The Mount of Olives in Jerusalem has been used as a cemetery by Jews for 3,000 years. With over one hundred thousand graves it is also the largest Jewish cemetery in the world!
The Tomb of Absalom is the largest and most famous of the tombs. It is located in the Kidron Valley, known in the Bible as the Valley of Jehoshaphat, which lies in between the Mount of Olives and the Old City Temple Mount.
You may wonder why the Mount of Olives, known for its olive groves evolved to become the largest Jewish cemetery. According to the Biblical prophets and ancient Jewish learning, the Mount of Olives is where the 'End of the Days' will begin and those buried here will be the first who are resurrected to everlasting life.
The Kidron Valley runs from Jerusalem southeast down the Judean Desert to the Dead Sea. The three oldest and grandest tombs are here at the footsteps of the Mount of Olives:
Not many people visit this area and its a true hidden gem!
Tourists flock to the Kotel and the Via Dolorosa just minutes away in the Old City. Christian tourists visit the famous churches on the Mount of Olives - the Catholic Pater Noster, the Orthodox Church of Mary Magdalene and the Garden of Gethsemane and the Protestant Church of all Nations, the closest to the Pillar of Absalom.
But many visitors are unaware of these monumental tombs in the Kidron Valley. It is a surprisingly pastoral place so close to the hustle and bustle of Jerusalem. You can almost imagine walking amid the olive groves in ancient times.
So what is the history behind the Tomb of Absalom (also called Absalom's Pillar, or Yad Avshalom in Hebrew)?
Absalom was King David's third and favorite son. One of the most tragic tales in the Bible is of the mutiny of Absalom against his father three thousand years ago. King David was unwilling to fight against his own flesh and blood. He asked Joab his general to defeat the mutiny but not to kill his son. Joab succeeded in suppressing the rebellion. The Bible tells us that Absalom was very proud of his long and beautiful hair, but his hair led to his death. While escaping on a donkey, Absalom's hair was trapped between the branches of a large tree and thus he was caught and killed by Joab.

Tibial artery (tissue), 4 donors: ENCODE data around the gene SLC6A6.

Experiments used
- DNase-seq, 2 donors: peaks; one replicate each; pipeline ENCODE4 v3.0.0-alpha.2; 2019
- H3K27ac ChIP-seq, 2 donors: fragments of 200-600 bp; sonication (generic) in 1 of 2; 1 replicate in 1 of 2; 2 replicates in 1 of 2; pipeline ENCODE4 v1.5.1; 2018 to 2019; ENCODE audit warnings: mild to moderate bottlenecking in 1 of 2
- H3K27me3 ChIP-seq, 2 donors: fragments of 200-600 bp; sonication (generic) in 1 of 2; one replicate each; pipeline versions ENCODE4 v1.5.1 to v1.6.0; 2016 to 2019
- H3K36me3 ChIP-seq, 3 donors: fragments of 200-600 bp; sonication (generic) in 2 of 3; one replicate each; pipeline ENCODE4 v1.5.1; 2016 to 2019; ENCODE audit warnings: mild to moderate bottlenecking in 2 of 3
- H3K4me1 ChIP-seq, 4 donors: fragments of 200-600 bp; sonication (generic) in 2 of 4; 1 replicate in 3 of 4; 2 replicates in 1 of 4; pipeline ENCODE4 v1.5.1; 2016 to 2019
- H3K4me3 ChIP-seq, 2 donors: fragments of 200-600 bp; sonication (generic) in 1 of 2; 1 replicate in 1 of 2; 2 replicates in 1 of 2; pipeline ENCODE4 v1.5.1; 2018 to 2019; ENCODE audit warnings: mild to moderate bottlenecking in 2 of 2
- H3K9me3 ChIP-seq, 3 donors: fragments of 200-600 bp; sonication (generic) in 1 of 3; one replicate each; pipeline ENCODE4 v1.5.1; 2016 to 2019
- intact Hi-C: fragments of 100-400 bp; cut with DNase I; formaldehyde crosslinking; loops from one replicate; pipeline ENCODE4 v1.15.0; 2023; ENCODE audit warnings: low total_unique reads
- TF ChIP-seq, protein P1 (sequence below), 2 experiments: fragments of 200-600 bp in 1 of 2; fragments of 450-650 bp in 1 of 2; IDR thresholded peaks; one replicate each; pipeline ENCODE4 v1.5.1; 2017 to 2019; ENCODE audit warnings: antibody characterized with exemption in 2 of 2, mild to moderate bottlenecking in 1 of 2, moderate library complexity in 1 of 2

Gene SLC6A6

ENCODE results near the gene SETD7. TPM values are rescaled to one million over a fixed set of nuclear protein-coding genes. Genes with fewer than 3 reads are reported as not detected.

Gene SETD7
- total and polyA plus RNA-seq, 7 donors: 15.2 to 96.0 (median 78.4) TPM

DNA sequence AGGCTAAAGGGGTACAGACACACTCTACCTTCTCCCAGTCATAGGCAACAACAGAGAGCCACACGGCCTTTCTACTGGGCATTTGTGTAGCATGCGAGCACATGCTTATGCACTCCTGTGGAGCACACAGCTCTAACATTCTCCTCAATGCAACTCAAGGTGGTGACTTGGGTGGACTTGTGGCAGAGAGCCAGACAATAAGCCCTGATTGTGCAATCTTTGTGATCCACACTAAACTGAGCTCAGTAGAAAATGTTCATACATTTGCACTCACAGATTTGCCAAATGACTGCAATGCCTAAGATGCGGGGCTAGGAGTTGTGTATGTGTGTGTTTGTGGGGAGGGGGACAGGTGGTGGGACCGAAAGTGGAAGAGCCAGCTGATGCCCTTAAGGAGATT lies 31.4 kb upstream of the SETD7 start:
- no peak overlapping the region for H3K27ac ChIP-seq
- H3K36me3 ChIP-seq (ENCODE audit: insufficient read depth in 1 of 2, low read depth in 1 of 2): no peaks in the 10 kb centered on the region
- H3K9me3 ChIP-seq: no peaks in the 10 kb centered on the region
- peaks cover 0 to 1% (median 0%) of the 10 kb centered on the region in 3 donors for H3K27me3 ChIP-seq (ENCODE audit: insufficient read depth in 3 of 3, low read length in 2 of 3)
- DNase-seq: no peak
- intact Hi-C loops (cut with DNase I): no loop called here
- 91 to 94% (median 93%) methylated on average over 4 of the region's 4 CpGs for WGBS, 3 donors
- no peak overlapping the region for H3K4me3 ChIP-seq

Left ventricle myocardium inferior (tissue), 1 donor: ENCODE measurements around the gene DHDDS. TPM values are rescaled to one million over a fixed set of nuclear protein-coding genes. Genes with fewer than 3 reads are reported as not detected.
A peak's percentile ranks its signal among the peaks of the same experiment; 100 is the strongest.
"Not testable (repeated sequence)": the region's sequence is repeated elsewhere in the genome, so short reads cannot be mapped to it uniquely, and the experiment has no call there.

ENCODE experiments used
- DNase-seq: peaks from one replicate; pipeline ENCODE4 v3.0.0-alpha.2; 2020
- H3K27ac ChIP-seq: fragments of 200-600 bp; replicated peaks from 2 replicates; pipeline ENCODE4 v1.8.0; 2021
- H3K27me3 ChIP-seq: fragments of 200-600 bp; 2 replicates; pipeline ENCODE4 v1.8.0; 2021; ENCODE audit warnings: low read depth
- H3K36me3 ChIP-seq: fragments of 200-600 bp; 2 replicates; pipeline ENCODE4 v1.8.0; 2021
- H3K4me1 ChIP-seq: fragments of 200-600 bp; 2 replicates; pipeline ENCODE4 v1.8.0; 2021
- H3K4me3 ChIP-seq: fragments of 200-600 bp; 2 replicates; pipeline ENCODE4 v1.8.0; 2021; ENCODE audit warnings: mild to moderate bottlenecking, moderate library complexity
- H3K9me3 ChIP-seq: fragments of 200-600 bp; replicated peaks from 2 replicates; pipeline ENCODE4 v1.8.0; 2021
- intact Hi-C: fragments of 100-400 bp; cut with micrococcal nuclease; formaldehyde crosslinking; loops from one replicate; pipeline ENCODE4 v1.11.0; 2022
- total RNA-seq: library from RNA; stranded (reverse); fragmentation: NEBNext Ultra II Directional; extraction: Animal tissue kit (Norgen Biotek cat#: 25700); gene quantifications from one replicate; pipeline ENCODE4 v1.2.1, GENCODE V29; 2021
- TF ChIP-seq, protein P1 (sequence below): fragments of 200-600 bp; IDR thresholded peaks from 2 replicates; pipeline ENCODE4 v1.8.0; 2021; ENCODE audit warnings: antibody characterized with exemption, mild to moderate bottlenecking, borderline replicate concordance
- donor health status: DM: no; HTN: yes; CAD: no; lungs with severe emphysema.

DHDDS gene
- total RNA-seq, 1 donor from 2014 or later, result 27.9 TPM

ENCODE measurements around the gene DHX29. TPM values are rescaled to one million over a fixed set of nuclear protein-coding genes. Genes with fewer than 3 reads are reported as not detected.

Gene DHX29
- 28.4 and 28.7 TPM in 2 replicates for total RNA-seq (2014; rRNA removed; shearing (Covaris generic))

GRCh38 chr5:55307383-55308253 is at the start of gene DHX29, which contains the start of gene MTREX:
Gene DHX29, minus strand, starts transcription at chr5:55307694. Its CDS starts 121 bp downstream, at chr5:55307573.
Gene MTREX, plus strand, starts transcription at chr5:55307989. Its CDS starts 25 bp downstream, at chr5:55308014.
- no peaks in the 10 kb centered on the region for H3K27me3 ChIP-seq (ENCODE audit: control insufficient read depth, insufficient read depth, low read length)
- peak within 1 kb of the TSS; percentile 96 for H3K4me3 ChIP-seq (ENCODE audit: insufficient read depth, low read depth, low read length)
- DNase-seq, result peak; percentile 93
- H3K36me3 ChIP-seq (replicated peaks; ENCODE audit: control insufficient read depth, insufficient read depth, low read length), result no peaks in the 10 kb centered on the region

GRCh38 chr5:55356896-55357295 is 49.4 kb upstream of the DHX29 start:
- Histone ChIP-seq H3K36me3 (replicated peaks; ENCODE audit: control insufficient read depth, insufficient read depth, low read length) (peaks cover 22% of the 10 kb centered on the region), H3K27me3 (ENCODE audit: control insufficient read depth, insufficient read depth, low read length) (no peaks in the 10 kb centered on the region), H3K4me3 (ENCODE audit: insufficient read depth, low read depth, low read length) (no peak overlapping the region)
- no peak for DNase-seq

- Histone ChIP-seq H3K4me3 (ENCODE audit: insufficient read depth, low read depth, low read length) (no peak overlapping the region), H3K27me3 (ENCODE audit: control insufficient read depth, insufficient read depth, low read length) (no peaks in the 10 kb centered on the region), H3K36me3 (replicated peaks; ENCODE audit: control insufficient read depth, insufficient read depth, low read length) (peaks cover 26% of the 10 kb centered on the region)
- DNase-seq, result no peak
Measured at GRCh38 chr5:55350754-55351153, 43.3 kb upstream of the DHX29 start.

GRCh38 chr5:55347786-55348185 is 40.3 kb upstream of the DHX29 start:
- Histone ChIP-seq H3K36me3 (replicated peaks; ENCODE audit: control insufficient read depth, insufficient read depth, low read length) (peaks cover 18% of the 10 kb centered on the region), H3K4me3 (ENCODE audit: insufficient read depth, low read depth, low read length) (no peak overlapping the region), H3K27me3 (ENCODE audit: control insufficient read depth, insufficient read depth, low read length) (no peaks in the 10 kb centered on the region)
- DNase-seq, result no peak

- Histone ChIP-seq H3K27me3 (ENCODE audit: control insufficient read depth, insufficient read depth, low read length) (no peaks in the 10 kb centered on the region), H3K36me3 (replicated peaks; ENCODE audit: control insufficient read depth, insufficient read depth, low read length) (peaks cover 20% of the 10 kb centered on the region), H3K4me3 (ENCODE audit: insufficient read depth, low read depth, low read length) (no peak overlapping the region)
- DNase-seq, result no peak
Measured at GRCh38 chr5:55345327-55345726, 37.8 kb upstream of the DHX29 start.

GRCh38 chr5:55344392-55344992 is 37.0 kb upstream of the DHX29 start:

Despite Absalom's betrayal, David mourned his beloved son. The Bible says, “And the king was much moved, and went up to the chamber over the gate, and wept and as he went, thus he said, O my son Absalom, my son, my son Absalom! Would God I had died for thee, O Absalom, my son, my son!”
The Bible states that since he had no sons, Absalom built for himself a memorial pillar in the King's Valley near the Mount of Olives. Which is why this tomb was associated with Absalom.
In reality, the monument was built 1000 years after Absalom died during the 2nd Temple period in the first centure CE. Gabriel Barkay, a leading archaeologist believes this is the tomb of Herod Agrippa, the last of the Herodian rulers of Judea and Herod's grandson.
Over the centuries Absalom's Tomb was almost completely covered by small rocks.
Pilgrims to Jerusalem of all religions would throw stones on the tomb of the son who betrayed his father. Jerusalem residents would bring their children to the almost hidden tomb to warn them of what happens to disobedient children.
The entire area was re-discovered and cleared by archaeologists in 1924.
The tomb is over 22 meters high.
The bottom part of the tomb is hewn out of the rock with decorating half pillars and columns. Inside the square bottom section is a small burial chamber with two rooms which is not open to the public.
The upper part of the monument is a cone like structure that soars above completely separate from the rock.
Just nearby, closed off with iron bars is the 'cave of Jehoshapat' which has eight burial chambers decorated with carved vine leaves and grapes.
Though it is a bit off the beaten path, the Tomb of Absalom is one of the important landmarks in Jerusalem and a prime example of the ancient architecture in the Holy Land.
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